Global Geological And Climatic Events

Permafrost and the hazards of its Thawing


From UPSC perspective, the following things are important :

Prelims level : Permafrost

Mains level : Paper 1-Permafrost thaw.

The principal reason that led to the recent 20,000-tonne oil leak at an Arctic region power plant in Russia that is now being recognised is the sinking of ground surface due to permafrost thaw.

Try this question from Mains 2017:
Q. What is Cryosphere? How does the Cryosphere affect global climate?

What is Permafrost?

  • Permafrost is ground that remains completely frozen at 0 degrees Celsius or below for at least two years.
  • It is defined solely based on temperature and duration.
  • The permanently frozen ground, consisting of soil, sand, and rock held together by ice, is believed to have formed during glacial periods dating several millennia.

Where are they found?

  • These grounds are known to be below 22 per cent of the land surface on Earth, mostly in polar zones and regions with high mountains.
  • They are spread across 55 per cent of the landmass in Russia and Canada, 85 per cent in the US state of Alaska, and possibly the entirety of Antarctica.
  • In northern Siberia, it forms a layer that is 1,500 m thick; 740 m in northern Alaska.
  • At lower latitudes, permafrost is found at high altitude locations such as the Alps and the Tibetian plateau.

How climate change is eating away at these grounds?

  • The Earth’s polar and high altitude regions — its principal permafrost reservoirs — are the most threatened by climate change.
  • Arctic regions are warming twice as fast compared to the rest of the planet, its current rate of temperature change being the highest in 2,000 years.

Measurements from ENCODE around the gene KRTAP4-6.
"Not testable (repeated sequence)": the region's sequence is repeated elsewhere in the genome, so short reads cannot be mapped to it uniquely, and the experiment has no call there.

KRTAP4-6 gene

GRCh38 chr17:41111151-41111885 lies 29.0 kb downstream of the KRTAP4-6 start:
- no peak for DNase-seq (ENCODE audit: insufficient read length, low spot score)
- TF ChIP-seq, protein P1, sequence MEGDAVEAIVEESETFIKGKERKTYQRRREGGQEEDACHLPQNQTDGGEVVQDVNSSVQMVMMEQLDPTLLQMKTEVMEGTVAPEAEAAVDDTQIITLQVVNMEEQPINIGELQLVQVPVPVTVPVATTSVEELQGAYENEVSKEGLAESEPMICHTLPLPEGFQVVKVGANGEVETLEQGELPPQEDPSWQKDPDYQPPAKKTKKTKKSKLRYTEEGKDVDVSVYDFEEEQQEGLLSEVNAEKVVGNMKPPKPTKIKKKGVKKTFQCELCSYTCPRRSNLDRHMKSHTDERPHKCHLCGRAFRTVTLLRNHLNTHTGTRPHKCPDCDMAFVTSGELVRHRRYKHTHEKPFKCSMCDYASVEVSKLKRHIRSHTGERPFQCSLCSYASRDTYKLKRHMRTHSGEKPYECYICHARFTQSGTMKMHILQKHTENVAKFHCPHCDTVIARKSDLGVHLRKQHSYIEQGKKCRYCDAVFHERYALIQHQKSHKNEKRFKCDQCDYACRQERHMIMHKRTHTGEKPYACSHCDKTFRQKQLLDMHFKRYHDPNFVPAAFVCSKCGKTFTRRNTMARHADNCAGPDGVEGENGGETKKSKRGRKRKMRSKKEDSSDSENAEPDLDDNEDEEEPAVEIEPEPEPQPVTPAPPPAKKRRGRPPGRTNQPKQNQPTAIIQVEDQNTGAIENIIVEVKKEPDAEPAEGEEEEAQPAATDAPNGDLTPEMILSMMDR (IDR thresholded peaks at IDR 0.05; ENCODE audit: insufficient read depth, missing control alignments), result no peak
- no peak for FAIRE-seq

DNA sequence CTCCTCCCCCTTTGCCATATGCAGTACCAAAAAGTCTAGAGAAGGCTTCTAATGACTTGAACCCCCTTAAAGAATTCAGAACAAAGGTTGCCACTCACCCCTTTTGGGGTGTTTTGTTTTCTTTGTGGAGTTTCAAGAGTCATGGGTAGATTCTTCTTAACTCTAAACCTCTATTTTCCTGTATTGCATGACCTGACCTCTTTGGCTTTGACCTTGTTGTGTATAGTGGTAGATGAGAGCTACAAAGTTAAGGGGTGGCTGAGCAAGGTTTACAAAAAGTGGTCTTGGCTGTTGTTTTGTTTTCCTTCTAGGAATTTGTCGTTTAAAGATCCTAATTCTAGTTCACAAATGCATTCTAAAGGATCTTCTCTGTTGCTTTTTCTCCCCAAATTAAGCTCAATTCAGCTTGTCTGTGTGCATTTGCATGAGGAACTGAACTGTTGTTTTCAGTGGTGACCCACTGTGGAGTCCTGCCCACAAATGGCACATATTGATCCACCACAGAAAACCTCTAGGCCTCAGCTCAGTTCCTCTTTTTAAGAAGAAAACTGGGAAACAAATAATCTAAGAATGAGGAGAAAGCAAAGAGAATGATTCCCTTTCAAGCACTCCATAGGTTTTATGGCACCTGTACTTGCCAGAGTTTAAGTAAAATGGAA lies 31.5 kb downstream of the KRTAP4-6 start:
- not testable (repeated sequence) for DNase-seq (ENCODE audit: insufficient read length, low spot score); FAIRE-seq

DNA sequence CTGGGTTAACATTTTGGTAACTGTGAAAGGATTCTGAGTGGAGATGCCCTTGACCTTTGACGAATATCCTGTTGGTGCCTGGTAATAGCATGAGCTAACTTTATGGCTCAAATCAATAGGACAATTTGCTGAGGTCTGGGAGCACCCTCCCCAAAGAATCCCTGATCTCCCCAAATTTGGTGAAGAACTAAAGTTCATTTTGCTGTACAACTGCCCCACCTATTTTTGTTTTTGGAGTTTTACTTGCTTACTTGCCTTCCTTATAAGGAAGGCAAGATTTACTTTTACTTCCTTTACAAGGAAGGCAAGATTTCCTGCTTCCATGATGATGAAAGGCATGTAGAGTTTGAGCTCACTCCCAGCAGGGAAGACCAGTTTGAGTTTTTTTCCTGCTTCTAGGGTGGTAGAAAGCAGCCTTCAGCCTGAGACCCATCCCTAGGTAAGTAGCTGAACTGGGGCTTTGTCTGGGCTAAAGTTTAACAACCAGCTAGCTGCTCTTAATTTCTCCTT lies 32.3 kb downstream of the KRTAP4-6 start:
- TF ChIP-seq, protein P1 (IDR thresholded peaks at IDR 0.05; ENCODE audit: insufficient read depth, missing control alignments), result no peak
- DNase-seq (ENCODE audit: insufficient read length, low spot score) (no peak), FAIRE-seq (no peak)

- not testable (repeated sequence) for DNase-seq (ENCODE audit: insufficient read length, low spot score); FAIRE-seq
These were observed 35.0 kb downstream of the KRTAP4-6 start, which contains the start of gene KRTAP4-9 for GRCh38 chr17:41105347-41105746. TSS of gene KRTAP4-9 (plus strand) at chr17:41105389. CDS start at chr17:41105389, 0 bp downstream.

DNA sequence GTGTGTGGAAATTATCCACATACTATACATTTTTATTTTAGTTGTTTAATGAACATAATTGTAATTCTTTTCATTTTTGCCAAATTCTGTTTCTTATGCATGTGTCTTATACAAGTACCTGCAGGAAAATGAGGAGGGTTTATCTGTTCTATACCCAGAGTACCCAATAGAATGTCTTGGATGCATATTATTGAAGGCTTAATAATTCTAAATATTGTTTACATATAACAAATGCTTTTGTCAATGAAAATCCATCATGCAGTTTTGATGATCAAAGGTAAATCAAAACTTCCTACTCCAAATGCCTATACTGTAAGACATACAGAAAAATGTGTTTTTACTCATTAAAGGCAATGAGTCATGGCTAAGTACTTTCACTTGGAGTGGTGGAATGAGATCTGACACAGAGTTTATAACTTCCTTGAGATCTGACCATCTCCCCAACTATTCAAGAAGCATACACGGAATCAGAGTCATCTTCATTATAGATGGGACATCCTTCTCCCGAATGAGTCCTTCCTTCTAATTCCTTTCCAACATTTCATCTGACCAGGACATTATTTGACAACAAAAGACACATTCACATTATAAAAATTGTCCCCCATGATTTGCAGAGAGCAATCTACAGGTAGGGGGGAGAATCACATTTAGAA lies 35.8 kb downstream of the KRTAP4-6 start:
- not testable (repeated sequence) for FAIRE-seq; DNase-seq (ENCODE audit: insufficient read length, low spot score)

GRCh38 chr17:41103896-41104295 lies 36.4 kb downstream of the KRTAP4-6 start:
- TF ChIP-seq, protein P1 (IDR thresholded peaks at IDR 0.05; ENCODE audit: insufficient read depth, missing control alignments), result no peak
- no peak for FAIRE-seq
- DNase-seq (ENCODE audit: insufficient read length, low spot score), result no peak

• In 2016, Arctic permafrost temperatures were 3.5 degrees Celsius higher than at the beginning of the 20th century.
  • A study has shown that every 1 degree Celsius rise in temperature can degrade up to 39 lakh square kilometre due to thawing.
  • This degradation is expected to further aggravate as the climate gets warmer, putting at risk 40 per cent of the world’s permafrost towards the end of the century– causing disastrous effects.

The threat to infrastructure

  • Thawing permafrost is also ominous for man-made structures overhead.
  • The Russian oil leak occurred recorded temperatures in Siberia at more than 10 degrees Celsius above average, and called them “highly anomalous” for the region where the power plant is located.
  • As temperatures rise, the binding ice in permafrost melts, making the ground unstable and leading to massive potholes, landslides, and floods.
  • The sinking effect causes damage to key infrastructure such as roads, railway lines, buildings, power lines and pipelines.
  • These changes also threaten the survival of indigenous people, as well as Arctic animals.

A ticking time bomb

  • Beneath its surface, permafrost contains large quantities of organic leftover from thousands of years prior — dead remains of plants, animals, and microorganisms that got frozen before they could rot.
  • It also holds a massive trove of pathogens.
  • When permafrost thaws, microbes start decomposing this carbon matter, releasing greenhouse gases like methane and carbon dioxide.
  • Researchers have estimated that for every 1 degree Celsius rise in temperature, these grounds could release GHGs to the tune of 4-6 years’ of emissions from coal, oil, and natural gas.
  • Along with greenhouse houses, these grounds could also release ancient bacteria and viruses into the atmosphere as they unfreeze.


Also read:

Ambarnaya River Oil spill in Russia

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